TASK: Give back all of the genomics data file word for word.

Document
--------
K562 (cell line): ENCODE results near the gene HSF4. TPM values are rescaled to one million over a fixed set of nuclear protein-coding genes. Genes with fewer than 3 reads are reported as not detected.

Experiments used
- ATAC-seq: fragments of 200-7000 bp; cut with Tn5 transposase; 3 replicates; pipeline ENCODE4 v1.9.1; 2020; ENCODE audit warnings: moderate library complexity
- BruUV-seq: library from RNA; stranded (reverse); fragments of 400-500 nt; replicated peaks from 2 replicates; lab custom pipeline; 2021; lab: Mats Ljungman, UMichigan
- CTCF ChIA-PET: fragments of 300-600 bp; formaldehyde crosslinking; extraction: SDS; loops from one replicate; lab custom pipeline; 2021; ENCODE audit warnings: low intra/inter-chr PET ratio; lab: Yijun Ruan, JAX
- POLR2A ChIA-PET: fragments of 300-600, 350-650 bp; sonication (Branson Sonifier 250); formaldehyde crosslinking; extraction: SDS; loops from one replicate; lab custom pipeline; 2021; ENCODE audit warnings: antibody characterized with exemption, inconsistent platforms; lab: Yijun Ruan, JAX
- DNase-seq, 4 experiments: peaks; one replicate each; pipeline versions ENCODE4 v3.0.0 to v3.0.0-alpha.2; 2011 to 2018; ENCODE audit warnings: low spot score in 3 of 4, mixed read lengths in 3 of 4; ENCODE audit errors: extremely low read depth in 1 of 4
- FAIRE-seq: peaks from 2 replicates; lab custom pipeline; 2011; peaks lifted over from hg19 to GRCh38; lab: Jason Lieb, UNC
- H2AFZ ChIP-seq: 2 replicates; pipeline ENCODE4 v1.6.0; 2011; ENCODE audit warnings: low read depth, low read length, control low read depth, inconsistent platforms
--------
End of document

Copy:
K562 (cell line): ENCODE results near the gene HSF4. TPM values are rescaled to one million over a fixed set of nuclear protein-coding genes. Genes with fewer than 3 reads are reported as not detected.

Experiments used
- ATAC-seq: fragments of 200-7000 bp; cut with Tn5 transposase; 3 replicates; pipeline ENCODE4 v1.9.1; 2020; ENCODE audit warnings: moderate library complexity
- BruUV-seq: library from RNA; stranded (reverse); fragments of 400-500 nt; replicated peaks from 2 replicates; lab custom pipeline; 2021; lab: Mats Ljungman, UMichigan
- CTCF ChIA-PET: fragments of 300-600 bp; formaldehyde crosslinking; extraction: SDS; loops from one replicate; lab custom pipeline; 2021; ENCODE audit warnings: low intra/inter-chr PET ratio; lab: Yijun Ruan, JAX
- POLR2A ChIA-PET: fragments of 300-600, 350-650 bp; sonication (Branson Sonifier 250); formaldehyde crosslinking; extraction: SDS; loops from one replicate; lab custom pipeline; 2021; ENCODE audit warnings: antibody characterized with exemption, inconsistent platforms; lab: Yijun Ruan, JAX
- DNase-seq, 4 experiments: peaks; one replicate each; pipeline versions ENCODE4 v3.0.0 to v3.0.0-alpha.2; 2011 to 2018; ENCODE audit warnings: low spot score in 3 of 4, mixed read lengths in 3 of 4; ENCODE audit errors: extremely low read depth in 1 of 4
- FAIRE-seq: peaks from 2 replicates; lab custom pipeline; 2011; peaks lifted over from hg19 to GRCh38; lab: Jason Lieb, UNC
- H2AFZ ChIP-seq: 2 replicates; pipeline ENCODE4 v1.6.0; 2011; ENCODE audit warnings: low read depth, low read length, control low read depth, inconsistent platforms